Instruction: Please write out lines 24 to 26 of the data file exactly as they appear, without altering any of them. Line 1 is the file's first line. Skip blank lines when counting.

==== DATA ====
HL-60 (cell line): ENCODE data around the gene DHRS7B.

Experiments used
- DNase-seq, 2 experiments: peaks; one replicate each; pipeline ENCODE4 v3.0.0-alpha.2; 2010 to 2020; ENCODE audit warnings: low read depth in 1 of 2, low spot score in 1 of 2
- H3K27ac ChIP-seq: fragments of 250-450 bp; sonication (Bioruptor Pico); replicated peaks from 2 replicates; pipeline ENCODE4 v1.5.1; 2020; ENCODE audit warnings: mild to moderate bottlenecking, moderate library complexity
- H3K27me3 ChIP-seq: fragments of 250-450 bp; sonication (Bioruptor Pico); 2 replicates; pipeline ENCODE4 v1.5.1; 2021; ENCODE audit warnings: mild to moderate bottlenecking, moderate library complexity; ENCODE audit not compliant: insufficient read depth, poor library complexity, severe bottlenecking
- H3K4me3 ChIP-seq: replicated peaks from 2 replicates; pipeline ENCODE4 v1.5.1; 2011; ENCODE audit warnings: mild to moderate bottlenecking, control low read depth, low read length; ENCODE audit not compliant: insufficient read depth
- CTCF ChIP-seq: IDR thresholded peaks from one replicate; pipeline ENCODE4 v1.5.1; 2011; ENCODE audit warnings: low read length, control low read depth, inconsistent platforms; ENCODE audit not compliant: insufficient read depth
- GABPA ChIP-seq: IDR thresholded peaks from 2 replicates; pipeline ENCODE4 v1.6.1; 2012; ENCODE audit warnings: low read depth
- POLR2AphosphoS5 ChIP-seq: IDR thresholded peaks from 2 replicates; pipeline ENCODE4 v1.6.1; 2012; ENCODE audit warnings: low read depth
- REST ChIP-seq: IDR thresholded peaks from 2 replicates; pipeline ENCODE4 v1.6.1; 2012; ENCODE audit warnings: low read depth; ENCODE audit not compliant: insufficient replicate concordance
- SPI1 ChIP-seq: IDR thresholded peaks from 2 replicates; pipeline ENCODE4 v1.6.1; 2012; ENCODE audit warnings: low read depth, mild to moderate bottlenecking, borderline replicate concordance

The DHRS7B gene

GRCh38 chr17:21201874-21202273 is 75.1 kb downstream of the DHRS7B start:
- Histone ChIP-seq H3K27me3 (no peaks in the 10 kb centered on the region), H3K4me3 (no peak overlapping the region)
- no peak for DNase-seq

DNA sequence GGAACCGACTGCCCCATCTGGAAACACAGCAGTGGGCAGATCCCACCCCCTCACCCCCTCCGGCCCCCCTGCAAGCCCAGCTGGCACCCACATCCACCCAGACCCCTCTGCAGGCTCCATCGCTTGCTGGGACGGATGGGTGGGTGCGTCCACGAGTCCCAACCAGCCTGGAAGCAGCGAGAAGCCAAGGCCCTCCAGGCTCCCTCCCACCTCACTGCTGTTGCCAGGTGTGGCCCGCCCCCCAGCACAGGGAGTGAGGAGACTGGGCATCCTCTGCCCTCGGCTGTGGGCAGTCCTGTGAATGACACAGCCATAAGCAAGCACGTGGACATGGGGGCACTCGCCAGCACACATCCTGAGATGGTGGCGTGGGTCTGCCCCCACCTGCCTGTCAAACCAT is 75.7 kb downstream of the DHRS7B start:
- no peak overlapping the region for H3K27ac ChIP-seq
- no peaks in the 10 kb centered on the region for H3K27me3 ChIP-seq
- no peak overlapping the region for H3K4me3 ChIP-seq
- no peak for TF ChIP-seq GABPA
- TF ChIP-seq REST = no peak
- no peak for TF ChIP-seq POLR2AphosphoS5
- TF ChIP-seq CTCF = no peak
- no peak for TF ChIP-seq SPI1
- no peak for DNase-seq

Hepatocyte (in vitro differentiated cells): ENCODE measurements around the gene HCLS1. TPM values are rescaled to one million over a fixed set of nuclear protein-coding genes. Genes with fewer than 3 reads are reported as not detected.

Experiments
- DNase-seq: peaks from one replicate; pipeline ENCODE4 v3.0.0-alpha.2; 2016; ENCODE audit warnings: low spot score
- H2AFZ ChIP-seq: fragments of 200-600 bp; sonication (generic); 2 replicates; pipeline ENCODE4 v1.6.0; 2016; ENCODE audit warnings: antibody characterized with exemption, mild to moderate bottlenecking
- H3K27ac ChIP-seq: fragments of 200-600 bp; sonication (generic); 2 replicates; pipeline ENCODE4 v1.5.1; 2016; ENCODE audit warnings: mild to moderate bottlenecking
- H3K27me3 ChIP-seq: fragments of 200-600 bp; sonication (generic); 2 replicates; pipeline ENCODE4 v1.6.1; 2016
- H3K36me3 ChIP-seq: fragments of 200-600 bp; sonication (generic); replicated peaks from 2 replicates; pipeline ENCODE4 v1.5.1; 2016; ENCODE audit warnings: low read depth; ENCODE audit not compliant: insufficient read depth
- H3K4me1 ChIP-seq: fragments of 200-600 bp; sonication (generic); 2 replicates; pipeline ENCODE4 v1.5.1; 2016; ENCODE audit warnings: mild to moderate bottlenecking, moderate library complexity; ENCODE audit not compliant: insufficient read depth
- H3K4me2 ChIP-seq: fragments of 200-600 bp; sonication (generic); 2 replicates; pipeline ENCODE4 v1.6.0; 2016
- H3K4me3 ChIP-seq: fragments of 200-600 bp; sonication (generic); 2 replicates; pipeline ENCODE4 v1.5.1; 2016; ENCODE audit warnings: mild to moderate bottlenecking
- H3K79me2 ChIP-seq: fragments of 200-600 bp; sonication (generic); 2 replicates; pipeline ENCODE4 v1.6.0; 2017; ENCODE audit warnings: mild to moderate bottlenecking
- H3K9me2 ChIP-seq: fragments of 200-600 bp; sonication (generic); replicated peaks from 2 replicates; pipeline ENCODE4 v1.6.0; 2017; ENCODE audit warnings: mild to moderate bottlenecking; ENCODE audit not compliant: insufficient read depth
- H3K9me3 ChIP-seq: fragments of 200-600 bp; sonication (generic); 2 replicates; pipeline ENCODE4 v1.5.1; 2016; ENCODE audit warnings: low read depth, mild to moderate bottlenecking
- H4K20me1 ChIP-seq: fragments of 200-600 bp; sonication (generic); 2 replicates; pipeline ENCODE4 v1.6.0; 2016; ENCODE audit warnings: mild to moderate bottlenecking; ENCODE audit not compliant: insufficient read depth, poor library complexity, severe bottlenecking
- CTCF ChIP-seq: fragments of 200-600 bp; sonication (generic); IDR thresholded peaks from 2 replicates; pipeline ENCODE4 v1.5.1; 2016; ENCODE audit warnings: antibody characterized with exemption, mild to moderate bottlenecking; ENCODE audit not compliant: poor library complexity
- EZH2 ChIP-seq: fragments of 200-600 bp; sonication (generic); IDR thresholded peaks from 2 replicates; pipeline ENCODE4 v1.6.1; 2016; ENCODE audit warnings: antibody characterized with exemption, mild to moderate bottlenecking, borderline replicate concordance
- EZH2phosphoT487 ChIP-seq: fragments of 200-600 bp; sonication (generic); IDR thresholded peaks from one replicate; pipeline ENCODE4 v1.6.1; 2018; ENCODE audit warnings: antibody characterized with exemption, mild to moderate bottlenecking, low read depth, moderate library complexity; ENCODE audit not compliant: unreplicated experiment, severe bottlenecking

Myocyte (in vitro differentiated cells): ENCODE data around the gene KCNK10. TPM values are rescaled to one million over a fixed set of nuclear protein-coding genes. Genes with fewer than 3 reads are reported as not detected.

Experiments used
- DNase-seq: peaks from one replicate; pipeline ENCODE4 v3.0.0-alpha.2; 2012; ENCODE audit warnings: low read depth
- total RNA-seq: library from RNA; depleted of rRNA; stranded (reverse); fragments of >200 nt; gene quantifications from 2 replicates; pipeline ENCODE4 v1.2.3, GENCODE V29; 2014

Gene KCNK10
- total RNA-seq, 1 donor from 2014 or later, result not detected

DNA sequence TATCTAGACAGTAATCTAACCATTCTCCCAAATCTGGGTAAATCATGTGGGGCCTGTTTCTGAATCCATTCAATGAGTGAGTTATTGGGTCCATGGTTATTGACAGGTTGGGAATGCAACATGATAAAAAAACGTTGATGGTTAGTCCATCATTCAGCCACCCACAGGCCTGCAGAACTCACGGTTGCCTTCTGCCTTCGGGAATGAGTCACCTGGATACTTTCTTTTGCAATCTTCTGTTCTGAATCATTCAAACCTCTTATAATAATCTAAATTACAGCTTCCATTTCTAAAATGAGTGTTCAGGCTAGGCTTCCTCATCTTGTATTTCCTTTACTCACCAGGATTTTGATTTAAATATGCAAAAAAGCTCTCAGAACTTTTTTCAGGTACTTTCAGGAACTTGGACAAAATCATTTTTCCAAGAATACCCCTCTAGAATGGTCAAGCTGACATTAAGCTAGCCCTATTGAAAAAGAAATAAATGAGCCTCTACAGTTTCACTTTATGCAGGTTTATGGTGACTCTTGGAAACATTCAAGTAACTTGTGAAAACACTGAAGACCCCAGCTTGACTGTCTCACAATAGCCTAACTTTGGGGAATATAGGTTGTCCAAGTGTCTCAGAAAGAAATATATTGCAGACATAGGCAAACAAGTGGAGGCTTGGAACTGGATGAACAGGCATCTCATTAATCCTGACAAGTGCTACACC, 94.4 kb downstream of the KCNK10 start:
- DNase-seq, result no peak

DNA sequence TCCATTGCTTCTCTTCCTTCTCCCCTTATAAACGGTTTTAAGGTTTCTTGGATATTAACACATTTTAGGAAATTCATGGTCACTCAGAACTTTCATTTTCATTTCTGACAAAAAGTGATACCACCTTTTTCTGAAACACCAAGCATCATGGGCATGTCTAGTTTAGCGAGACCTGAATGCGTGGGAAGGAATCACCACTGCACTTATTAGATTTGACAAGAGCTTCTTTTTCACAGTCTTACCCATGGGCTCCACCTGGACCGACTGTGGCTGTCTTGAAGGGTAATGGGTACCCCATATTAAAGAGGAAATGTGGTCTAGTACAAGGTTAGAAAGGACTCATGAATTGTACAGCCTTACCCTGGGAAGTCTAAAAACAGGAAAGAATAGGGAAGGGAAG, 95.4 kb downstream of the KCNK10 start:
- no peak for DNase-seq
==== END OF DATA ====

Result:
- no peak for TF ChIP-seq SPI1
- no peak for DNase-seq

Hepatocyte (in vitro differentiated cells): ENCODE measurements around the gene HCLS1. TPM values are rescaled to one million over a fixed set of nuclear protein-coding genes. Genes with fewer than 3 reads are reported as not detected.